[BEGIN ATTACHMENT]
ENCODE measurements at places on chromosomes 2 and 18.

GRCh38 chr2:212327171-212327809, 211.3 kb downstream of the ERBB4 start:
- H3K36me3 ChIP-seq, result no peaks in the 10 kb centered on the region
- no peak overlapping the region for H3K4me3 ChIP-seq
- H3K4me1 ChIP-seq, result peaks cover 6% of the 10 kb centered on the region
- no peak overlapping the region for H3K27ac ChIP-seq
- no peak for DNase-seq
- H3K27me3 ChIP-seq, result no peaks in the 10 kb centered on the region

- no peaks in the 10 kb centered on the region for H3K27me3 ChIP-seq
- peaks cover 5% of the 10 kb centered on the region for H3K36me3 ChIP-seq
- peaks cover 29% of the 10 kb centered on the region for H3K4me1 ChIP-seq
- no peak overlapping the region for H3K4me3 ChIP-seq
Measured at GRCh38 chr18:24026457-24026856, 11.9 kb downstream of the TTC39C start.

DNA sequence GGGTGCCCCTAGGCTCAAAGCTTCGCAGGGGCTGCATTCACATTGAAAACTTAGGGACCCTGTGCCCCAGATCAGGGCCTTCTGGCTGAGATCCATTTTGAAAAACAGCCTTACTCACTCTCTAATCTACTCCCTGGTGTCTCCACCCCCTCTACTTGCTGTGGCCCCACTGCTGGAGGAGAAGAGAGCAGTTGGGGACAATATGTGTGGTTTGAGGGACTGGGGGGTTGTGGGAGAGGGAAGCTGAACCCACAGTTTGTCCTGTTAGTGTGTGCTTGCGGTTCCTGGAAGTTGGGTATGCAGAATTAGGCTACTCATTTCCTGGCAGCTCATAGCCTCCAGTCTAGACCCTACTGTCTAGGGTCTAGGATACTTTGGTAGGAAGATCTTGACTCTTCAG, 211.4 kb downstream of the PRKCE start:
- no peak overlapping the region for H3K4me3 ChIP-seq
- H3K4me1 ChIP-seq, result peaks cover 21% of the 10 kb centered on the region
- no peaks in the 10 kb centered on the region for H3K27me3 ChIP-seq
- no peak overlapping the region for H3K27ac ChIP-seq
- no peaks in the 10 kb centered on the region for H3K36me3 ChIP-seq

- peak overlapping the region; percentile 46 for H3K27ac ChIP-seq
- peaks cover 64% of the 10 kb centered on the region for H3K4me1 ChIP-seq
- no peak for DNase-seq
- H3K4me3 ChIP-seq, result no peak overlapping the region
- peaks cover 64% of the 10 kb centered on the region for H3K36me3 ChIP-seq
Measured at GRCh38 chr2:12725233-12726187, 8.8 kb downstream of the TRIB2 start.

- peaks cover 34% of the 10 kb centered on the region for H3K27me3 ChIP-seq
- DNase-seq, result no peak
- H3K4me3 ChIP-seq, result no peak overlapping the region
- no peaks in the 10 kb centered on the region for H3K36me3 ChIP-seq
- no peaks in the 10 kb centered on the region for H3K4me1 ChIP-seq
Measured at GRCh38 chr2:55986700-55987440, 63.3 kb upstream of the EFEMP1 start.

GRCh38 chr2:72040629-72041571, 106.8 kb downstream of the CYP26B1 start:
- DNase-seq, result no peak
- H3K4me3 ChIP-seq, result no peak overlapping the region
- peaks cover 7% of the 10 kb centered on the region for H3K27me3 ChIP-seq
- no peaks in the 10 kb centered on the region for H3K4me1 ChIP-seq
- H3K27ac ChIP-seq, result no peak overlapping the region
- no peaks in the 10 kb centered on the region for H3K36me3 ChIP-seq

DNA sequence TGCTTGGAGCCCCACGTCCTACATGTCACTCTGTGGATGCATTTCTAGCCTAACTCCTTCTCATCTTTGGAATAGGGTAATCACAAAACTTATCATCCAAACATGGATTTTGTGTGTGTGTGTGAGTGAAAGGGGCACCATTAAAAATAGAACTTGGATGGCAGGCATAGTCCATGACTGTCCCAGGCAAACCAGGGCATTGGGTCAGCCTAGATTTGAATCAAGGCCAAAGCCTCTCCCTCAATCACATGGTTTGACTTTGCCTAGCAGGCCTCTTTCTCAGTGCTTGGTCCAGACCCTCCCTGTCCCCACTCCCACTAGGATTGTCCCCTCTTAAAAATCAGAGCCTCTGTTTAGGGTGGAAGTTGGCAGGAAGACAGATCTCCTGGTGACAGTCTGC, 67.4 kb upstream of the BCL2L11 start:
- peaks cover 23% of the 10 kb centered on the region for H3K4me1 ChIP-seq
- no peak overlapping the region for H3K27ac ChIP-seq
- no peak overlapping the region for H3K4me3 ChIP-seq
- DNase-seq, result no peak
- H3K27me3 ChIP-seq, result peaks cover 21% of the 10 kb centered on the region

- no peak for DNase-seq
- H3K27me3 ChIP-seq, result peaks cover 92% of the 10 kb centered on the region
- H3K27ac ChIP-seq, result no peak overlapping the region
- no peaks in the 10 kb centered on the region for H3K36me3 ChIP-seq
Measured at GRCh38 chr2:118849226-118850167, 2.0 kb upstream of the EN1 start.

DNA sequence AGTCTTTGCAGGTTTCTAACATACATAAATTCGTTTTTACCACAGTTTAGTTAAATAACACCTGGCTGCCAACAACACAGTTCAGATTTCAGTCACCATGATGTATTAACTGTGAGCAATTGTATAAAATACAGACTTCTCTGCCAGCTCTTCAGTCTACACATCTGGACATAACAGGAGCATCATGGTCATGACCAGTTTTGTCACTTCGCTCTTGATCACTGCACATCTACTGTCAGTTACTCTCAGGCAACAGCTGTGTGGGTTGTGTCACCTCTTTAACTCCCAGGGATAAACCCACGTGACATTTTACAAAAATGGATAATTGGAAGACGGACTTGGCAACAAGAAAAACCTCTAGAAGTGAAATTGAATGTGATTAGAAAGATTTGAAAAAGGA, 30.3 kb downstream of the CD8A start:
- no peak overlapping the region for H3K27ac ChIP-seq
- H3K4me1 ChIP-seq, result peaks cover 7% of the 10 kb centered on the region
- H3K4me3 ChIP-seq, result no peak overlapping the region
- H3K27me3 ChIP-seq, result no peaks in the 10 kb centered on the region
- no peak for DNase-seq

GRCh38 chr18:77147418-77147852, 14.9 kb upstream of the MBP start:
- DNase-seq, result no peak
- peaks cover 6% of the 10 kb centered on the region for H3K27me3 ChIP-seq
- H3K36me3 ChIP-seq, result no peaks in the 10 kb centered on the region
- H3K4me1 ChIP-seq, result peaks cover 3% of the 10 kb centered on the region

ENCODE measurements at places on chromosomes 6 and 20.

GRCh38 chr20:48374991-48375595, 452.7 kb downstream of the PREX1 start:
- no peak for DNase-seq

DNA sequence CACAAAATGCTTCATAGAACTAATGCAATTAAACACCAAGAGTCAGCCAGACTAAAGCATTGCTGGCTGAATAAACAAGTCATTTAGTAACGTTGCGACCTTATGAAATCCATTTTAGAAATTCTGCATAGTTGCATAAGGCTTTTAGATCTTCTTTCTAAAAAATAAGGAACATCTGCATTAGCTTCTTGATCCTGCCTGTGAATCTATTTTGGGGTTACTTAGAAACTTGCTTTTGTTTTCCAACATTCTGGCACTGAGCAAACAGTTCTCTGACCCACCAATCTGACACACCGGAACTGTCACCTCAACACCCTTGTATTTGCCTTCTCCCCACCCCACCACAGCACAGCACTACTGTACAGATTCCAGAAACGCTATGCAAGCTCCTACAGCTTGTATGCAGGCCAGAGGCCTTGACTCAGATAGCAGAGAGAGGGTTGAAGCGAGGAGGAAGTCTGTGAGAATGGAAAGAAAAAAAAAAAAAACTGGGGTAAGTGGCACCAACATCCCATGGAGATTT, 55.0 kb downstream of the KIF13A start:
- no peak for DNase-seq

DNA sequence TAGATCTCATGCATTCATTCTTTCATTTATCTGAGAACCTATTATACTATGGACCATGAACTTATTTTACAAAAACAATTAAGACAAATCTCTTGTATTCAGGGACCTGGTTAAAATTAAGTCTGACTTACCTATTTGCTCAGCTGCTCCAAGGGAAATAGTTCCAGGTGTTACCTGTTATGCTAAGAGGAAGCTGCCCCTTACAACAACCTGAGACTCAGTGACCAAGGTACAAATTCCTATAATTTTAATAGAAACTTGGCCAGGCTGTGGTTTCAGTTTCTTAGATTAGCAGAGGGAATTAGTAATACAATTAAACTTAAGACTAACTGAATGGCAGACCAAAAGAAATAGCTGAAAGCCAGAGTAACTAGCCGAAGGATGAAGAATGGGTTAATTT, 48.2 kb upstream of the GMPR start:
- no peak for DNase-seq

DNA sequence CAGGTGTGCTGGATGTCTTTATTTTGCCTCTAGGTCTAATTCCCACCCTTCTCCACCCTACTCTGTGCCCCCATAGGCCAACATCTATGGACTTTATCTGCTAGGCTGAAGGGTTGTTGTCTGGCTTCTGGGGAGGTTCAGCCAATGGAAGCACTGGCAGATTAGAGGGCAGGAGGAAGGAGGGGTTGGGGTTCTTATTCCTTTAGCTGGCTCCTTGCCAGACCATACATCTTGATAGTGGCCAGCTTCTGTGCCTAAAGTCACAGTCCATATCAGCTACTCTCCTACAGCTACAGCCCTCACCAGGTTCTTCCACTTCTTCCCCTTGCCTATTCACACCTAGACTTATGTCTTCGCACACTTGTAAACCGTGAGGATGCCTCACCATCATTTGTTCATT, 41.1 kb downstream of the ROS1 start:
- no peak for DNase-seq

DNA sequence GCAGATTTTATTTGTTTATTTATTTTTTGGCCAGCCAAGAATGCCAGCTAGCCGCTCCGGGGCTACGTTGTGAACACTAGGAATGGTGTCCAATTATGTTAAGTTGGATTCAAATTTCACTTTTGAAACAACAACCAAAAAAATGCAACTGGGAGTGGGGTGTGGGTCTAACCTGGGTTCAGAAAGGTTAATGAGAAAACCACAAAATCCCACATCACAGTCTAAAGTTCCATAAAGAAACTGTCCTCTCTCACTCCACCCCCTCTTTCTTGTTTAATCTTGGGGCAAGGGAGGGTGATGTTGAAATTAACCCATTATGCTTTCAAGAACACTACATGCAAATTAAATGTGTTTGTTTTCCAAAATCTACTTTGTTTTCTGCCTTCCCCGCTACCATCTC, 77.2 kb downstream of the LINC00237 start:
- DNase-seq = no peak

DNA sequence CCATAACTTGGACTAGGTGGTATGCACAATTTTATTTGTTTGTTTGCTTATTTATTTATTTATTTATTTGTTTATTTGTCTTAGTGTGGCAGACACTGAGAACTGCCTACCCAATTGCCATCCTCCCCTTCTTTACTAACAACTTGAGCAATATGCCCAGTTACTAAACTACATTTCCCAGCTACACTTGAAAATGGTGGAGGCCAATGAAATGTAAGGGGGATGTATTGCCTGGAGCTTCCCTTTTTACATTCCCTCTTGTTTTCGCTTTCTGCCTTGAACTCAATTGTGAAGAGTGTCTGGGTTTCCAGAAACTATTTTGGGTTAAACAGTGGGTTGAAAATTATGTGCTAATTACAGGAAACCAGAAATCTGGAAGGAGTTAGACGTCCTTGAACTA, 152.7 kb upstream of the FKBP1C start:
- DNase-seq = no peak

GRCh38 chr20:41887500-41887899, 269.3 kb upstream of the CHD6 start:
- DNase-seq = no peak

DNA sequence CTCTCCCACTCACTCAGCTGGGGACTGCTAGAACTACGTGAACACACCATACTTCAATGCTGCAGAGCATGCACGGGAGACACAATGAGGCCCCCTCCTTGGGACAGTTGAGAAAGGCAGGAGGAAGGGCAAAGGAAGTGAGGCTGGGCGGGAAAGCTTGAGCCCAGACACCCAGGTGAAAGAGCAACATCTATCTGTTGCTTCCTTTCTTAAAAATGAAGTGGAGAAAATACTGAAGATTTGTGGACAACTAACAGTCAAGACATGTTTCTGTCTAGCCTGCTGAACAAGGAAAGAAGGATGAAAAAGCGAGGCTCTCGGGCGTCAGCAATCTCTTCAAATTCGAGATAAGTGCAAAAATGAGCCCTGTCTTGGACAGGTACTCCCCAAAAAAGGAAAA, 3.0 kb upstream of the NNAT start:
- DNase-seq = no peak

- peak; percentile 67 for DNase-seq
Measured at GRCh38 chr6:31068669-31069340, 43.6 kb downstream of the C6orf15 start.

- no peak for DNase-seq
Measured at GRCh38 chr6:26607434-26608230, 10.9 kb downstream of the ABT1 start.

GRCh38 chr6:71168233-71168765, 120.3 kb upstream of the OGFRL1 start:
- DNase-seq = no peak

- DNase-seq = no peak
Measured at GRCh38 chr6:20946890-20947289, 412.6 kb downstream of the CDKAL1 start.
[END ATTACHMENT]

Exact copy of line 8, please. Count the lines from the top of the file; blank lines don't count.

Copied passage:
- H3K27me3 ChIP-seq, result no peaks in the 10 kb centered on the region